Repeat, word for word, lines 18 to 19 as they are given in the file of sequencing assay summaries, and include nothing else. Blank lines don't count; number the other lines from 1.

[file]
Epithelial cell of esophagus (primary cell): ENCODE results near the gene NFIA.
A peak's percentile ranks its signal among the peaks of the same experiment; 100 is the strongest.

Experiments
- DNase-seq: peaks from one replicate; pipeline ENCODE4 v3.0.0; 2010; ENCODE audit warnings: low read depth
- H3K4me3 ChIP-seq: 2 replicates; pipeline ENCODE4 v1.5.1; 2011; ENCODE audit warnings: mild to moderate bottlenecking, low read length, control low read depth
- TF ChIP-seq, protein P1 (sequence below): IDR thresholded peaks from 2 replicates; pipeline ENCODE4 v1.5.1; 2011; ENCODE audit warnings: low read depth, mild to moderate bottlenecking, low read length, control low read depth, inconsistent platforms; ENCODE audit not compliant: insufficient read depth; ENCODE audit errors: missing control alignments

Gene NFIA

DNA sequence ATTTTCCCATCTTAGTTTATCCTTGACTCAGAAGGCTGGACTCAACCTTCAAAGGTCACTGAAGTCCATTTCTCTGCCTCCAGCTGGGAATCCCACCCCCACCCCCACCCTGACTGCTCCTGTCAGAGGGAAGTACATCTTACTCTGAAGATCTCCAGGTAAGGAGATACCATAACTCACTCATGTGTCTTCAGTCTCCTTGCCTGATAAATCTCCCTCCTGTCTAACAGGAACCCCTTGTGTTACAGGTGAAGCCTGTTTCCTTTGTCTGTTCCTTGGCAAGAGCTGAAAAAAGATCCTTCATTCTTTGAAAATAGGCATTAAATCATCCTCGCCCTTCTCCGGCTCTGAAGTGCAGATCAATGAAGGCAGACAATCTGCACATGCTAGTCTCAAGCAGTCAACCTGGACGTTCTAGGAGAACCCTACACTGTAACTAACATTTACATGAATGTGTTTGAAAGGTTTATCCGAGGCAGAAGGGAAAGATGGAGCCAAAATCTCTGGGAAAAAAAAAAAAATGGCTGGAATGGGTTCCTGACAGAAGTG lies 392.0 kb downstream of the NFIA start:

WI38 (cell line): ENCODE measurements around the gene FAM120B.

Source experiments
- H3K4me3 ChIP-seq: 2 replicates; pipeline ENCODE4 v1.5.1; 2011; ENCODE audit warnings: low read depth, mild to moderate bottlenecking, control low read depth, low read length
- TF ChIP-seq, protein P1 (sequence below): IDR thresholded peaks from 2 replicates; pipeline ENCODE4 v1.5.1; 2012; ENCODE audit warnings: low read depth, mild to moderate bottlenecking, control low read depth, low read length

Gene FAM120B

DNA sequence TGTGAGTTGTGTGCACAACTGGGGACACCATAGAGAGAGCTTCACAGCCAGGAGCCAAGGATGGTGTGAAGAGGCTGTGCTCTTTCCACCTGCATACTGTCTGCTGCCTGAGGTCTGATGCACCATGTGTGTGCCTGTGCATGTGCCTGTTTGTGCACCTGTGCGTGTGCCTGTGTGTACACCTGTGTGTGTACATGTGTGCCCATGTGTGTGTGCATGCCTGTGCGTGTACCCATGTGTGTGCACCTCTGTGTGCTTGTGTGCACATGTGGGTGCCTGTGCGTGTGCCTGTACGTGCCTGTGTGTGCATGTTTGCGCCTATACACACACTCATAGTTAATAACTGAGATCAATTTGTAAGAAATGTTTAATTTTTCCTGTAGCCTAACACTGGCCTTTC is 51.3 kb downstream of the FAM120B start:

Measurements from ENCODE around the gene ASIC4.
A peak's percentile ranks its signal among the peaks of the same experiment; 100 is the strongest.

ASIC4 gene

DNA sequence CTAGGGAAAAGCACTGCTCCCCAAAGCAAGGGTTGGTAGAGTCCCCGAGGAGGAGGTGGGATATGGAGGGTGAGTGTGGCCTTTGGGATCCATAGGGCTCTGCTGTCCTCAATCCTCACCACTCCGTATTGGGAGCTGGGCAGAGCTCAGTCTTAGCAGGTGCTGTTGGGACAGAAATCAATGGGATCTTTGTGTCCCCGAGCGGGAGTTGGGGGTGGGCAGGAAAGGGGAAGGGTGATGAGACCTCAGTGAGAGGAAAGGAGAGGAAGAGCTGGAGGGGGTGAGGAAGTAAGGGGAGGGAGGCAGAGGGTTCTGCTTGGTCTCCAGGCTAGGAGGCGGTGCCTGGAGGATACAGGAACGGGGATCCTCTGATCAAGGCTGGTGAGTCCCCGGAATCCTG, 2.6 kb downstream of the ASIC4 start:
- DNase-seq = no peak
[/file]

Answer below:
DNA sequence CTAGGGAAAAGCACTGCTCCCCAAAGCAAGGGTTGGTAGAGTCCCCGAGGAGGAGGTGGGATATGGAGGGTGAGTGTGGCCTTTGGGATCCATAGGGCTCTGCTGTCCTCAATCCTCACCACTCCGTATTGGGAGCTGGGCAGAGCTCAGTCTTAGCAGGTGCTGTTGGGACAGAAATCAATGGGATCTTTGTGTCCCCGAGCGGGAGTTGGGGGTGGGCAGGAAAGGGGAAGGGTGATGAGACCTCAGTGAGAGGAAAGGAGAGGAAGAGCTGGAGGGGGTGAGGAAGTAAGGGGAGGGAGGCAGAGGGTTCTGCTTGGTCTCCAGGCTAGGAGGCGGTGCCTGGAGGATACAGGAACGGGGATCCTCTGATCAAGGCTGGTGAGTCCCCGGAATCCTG, 2.6 kb downstream of the ASIC4 start:
- DNase-seq = no peak